Chapter 4 Katie

What's a Good Source

At what stage in the writing process should we locate and integrate sources?

  • Starting the paper with sources helps us:
    • Verify whether our work will yield something new
    • Begin collecting information to answer our research questions
    • Provide context for our investigation by relating our study to another scholar's work
    • Borrow methods of investigation or theories that worked for other scholars
    • Identify views, assumptions, or conclusions to build on or diverge from
  • What's most important is that we know what has already been said and can explain how our discussion or approach is different. Ideally, we want to offer readers some news

How do we find and evaluate credible, reliable, and useful resources?

  • Credibility depends on the particular audience and situation
  • Ask a scholar about journals, books or articles that may be credible for your topic
  • Explore a research database, like Academic Search Complete
  • If we're looking for more general sources, like magazine articles or newspaper editorials, we'll search online
  • We might look at company websites, blog posts, or personal Web pages, depending on our purpose
  • But when we view public sites like this, we ask ourselves:
    • Who wrote this? What makes them credible?
    • What are the authors tying to achieve?
    • How do they support their claims?
    • Is anyone profiting from this? Who? How might money-making efforts influence the content?
    • Will this still be here next month?
  • Big topics need big containers

Why-and how-do we summarize, paraphrase, and quote?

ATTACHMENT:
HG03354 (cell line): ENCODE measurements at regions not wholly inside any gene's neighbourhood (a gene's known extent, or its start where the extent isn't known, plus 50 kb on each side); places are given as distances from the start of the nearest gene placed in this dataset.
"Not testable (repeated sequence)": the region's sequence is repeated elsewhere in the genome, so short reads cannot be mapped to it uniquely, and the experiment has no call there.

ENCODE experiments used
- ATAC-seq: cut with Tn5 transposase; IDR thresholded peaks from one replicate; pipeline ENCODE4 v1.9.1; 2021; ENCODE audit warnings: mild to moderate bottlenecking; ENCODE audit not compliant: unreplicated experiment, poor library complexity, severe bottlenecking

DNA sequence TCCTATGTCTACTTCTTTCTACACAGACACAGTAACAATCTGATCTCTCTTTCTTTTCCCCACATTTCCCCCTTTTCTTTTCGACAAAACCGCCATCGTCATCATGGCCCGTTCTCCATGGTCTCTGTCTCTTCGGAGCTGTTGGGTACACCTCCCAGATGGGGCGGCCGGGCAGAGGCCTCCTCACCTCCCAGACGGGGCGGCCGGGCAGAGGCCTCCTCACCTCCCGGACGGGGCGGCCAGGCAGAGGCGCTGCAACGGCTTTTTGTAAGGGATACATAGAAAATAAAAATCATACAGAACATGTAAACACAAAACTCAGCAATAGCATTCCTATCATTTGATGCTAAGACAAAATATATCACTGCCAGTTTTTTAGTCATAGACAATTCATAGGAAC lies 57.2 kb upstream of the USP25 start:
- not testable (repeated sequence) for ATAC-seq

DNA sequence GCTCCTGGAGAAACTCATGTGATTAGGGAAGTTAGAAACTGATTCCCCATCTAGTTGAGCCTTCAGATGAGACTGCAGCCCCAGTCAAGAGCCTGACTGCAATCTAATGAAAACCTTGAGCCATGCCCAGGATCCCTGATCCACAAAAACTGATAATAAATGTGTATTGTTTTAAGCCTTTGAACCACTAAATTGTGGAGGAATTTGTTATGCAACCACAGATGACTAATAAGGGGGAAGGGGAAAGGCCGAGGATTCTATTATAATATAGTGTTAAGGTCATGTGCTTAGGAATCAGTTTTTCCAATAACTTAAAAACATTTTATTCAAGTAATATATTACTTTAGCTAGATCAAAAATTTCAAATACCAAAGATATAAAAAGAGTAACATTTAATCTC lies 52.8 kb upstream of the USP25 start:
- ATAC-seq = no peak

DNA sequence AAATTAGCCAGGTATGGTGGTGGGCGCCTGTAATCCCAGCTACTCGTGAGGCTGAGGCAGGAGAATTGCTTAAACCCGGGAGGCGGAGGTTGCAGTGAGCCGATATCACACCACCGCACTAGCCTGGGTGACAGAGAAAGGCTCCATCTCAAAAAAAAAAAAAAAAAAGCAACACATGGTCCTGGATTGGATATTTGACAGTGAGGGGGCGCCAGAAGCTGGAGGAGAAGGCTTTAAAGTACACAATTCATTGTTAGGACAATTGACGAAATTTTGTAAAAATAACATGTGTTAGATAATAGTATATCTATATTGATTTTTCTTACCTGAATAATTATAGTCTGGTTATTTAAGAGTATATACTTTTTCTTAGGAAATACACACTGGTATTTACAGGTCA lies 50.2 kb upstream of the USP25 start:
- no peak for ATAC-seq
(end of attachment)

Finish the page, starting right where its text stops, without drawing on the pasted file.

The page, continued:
• Scholars use summaries to distill a source-either all or part of a text-into a more condensed, selective version
  • In practice, scholars typically summarize just the parts they need, such as a source's findings or methodology
  • While a summary is a scaled-down version, a paraphrase is typically about the same length as the original passage

To capture the whole text in a smaller amount of space
To identify the most important parts of a larger text
To condense
To represent a portion of the text in your own words
To restate an idea in a different style but maintain the original length
To translate someone else's words into your own phrasing
To avoid quoting too frequently, in order to maintain a consistent tone
To express a specific idea verbatim
To credit an author's original term, phrase, or controversial statement
To boost your credibility

How can we manage the research process?

  • The process of sifting through sources can be overwhelming, and it's easy to get your sources confused. That's why it's imperative to take good notes throughout the process
  • As you conduct your research, invest time in recording bibliographic information for all your sources: author, title, publication information, and page numbers for any quotations or paraphrases
  • Keep meticulous records. That way, you won't waste time shuffling through papers, trying to remember where you found a memorable phrase
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